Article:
Advance adds in the 8” touchscreen which includes Android Auto and Apple CarPlay smartphone integration, an electric parking brake, the passenger bench seat, and LED loadspace lighting. Reverse parking sensors are standard, as is an electronic wide rear view mirror and a Thatcham alarm.
My test van was the ML19 model with the 95PS diesel model in Start trim. There were a few options fitted, including the multimedia screen with navigation, parking sensors, interior side panels to the load area, Easy Inside rack, metallic paint and some ADAS features.
The driving position was almost perfect, once everything was adjusted, it just felt right but with one exception. I found the area to rest my left foot next to the clutch pedal difficult to use. It feels to slope toward the pedal, twisting the foot slightly so I ended up resting it on the floor. This wasn’t comfortable and on one long trip my ankle was aching at the end. I’ve not got large feet, so it’ll be interesting to hear how others find this aspect.
The controls are all within easy reach, including those on the touchscreen multimedia unit which was simple to navigate, responding instantly without the lag evident on some systems. There are no issues with visibility, and the large door mirrors allowed for excellent rear vision.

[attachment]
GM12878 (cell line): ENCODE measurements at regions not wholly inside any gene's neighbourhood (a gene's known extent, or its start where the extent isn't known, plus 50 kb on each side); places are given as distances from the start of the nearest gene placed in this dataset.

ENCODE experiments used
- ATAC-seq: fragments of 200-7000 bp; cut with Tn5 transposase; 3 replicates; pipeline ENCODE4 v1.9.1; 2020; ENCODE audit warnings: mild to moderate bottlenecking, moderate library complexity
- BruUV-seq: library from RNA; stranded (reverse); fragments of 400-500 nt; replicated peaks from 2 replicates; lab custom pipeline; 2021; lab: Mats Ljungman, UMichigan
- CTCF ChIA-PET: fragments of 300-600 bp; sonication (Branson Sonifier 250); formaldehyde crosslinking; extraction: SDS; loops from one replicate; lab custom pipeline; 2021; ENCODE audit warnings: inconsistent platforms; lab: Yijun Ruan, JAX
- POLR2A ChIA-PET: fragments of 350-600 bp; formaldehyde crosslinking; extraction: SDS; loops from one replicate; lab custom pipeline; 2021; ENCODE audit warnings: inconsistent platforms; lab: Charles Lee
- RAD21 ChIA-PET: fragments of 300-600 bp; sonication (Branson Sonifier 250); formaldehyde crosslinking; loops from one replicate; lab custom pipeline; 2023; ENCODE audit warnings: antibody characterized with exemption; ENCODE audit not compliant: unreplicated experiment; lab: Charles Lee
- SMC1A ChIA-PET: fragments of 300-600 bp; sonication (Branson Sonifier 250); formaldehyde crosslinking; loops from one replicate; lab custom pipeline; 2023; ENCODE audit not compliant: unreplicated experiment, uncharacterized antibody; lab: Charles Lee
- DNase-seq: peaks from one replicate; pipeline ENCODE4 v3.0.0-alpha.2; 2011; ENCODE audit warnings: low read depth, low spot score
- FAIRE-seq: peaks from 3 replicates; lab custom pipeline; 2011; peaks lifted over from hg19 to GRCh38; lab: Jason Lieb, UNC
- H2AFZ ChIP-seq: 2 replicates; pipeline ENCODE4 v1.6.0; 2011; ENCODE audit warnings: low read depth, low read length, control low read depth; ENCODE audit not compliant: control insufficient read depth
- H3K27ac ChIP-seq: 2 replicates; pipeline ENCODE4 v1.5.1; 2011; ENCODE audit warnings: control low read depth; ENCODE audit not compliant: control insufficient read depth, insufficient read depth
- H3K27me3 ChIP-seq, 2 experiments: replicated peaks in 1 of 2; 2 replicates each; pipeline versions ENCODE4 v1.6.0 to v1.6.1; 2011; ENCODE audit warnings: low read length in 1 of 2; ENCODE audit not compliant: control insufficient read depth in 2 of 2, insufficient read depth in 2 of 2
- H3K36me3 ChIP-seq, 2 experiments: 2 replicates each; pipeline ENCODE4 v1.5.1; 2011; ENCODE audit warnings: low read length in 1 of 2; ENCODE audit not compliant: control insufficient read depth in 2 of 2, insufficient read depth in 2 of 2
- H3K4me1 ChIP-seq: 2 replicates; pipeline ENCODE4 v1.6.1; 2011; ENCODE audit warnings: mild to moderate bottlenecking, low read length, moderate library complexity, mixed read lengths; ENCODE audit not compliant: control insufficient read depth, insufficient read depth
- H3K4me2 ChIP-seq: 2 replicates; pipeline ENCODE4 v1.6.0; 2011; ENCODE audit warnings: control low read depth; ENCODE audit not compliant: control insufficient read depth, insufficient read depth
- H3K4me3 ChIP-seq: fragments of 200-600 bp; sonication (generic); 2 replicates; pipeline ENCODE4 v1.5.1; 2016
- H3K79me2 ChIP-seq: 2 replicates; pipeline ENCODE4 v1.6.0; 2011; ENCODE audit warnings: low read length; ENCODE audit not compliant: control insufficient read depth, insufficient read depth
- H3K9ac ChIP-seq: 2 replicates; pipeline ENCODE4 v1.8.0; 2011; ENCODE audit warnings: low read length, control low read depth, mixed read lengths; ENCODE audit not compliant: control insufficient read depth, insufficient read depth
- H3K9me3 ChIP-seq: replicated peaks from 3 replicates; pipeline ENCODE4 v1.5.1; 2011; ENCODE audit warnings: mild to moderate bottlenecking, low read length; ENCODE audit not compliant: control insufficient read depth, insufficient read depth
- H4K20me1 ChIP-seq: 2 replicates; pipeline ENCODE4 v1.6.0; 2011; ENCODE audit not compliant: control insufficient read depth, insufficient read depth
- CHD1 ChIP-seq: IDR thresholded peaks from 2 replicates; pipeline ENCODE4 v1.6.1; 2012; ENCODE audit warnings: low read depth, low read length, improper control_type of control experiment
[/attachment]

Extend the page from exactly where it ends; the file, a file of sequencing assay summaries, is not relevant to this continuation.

95PS doesn’t sound much these days, but, albeit tested unladen, the van zipped along nicely, with the official 0-62mph time of 13.6 seconds feeling more than adequate. The spacing of the gears seems to be just right and the van was great fun to drive. It handles well, encouraging the driver to chuck it around a little on country roads, the Kangoo holding the road perfectly even when pushed hard.
Ride quality, even unladen is excellent, and Renault need to be praised for minimising noise and vibration, something I also noted when testing the Trafic earlier this year. Intrusion into the cab is minimal, making a long journey much more pleasant and less tiring than in some competitor vehicles.
Although no fuel consumption checks were taken, the trip computer suggested I was averaging in the low 50’s mpg, making the official combined figure of 53.3mpg look pretty accurate.
This is a great little van. Build quality is at least as good as anything else on the market. There’s a good range of power units including electric. It’s a competent load carrier, the cab is comfortable, the driving experience is excellent and with 20 ADAS features to choose from, it’s as safe as they come.
I’d buy one.